The Supreme Court has overturned a unanimous decision of the Court of Appeal, in finding that the Airports National Policy Statement (the “ANPS”) and its accompanying environmental report are lawful.
The ANPS is the framework that governs the construction of a third runway at Heathrow Airport and under which an application by a developer would be considered. This policy was designated as such by the Secretary of State in June 2018.
The defendant in this case, the Secretary of State for Transport, did not appeal the Court of Appeal’s decision and made no submissions to the Supreme Court. Instead, an interested party, Heathrow Airport Ltd (“HAL”) was granted permission to appeal to the Supreme Court. HAL owns Heathrow airport.
The Supreme Court decision
The Court of Appeal had found that the ANPS was unlawful on the basis of the following grounds, which the Supreme Court considered and rejected in turn.
“Government policy” ground
Pursuant to section 5(7) and (8) of the Planning Act 2008 (the “PA 2008”), the Secretary of State was required to give an explanation of how the policy set out in the ANPS took account of Government policy relating to the mitigation of, and adaptation to, climate change. It was a linchpin of the environmental activists’ success at the Court of Appeal that that Court decided that “Government policy” included the commitment to implement the emissions reductions targets under the Paris Agreement. In particular, it was the Court of Appeal’s view that there was nothing to warrant limiting the phrase “Government policy” to mean only the legal requirements of the Climate Change Act 2008 (the “CCA 2008”), finding that the concept of policy was broader than legislation.
The Supreme Court disagreed with this analysis. It took a purposive approach, explaining that the purpose of the section 5(8) is to make sure that there is a degree of coherence between the policy set out in the ANPS and established Government policies. It was the Court’s view that for the provision to operate sensibly the phrase must be given a relatively narrow meaning so that the relevant policies can readily be identified. Otherwise, civil servants would be required to “trawl” through Hansard and press statements to see if anything had been said by a minister which might be characterised as “policy”. The Court found that it could not have been Parliament’s intention to create “a bear trap” for ministers by requiring them to take into account any ministerial statement which could as a matter of ordinary language be described as a statement of policy relating to the relevant field.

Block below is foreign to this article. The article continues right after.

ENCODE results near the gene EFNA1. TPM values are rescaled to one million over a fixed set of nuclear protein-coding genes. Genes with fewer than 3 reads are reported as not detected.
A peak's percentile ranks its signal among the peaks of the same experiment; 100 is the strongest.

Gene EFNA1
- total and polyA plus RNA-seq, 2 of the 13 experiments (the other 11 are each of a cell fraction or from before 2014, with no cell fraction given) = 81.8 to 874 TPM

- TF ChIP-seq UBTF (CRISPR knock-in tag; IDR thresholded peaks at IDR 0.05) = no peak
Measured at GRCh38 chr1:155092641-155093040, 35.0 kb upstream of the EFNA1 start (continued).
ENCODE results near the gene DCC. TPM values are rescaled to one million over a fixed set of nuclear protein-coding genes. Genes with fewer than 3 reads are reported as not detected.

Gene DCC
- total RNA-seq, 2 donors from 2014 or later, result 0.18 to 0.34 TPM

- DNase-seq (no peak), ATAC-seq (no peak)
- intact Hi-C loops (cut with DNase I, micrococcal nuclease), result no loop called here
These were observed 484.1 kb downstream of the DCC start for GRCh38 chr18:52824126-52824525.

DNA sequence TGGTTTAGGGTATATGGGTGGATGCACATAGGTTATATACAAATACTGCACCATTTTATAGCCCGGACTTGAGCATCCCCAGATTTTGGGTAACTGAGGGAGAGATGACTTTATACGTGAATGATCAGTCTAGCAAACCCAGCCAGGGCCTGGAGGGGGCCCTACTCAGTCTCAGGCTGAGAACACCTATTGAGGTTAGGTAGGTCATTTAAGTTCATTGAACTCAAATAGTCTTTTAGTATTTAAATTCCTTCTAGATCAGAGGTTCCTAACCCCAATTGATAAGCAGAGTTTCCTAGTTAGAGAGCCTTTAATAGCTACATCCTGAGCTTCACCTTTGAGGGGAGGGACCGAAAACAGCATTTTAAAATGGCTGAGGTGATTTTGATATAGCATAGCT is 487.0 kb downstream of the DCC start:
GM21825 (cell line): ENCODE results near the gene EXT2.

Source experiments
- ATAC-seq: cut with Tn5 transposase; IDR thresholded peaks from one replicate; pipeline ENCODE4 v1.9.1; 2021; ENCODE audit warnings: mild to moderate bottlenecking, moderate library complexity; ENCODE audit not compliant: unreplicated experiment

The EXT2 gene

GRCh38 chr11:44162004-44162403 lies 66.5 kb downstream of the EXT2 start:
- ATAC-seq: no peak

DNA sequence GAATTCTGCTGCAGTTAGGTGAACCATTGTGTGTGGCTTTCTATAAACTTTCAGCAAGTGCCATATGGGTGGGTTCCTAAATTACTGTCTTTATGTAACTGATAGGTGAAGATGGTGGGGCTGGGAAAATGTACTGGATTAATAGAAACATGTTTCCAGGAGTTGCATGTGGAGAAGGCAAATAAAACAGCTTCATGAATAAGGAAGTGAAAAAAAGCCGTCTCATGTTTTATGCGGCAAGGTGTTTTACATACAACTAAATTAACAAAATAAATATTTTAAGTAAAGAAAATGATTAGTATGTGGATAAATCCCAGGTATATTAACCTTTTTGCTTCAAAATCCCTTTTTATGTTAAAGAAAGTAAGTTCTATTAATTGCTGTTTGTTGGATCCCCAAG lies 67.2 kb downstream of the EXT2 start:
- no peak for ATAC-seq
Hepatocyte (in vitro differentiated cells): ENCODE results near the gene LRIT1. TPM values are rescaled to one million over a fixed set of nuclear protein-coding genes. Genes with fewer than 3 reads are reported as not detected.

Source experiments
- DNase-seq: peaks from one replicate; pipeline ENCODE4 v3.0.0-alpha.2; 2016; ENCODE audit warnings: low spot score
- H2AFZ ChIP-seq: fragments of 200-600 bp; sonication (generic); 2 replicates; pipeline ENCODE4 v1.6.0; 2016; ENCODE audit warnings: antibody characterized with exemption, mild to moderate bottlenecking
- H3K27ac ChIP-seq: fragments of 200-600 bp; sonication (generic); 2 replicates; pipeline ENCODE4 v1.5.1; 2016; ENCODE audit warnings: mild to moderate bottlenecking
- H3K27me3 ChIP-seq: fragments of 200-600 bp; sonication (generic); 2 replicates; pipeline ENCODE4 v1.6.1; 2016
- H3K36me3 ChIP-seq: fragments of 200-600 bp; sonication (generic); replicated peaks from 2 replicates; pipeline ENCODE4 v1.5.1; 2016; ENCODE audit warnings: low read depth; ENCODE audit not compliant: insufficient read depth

As such, the Supreme Court held that when the Secretary of State designated the ANPS, there was no established Government policy beyond that already encapsulated in the CCA 2008. This is because, at that time, the Government’s approach on how to adapt its domestic policies to contribute to the global goals of the Paris Agreement was still in a process of development.
Section 10 ground
Under section 10(2) and (3) of the PA 2008 the Secretary of State is required to designate national policy frameworks with the aim of contributing to the achievement of sustainable development. The Court of Appeal found that the Secretary of State breached this duty when promulgating the ANPS in that he failed to have proper regard to the Paris Agreement.
The Supreme Court found that reasoning unsustainable. It held that the evidence demonstrated that the Secretary of State took the Paris Agreement into account and, to the extent that the obligations under it were already covered by the measures in the CCA 2008, he gave weight to it. Putting it another way, the Secretary of State was required to consider the CCA 2008; beyond that he had discretion whether to take the Paris Agreement further into account. The test to be applied to determining whether the exercise of that discretion was lawful was whether his decision was so irrational that no rational decision-maker would make it (the “Wednesbury Test”). This test was not met in this case. The Supreme Court held that the view formed by the Secretary of State, that the international obligations of the UK under the Paris Agreement were sufficiently taken into account for the purposes of the designation of the ANPS by having regard to the obligations under the CCA 2008, was “plainly” rational. This was bolstered by: the Secretary of State’s assessment based on expert advice from the Climate Change Committee (the “CCC”), an independent body; the ANPS indicating that the up-to-date carbon targets under the CCA 2008 would be taken into account at the stage of considering whether developer consent should be granted; and section 6 of the PA 2008 provides scope for the Secretary of State to amend the ANPS should that be necessary.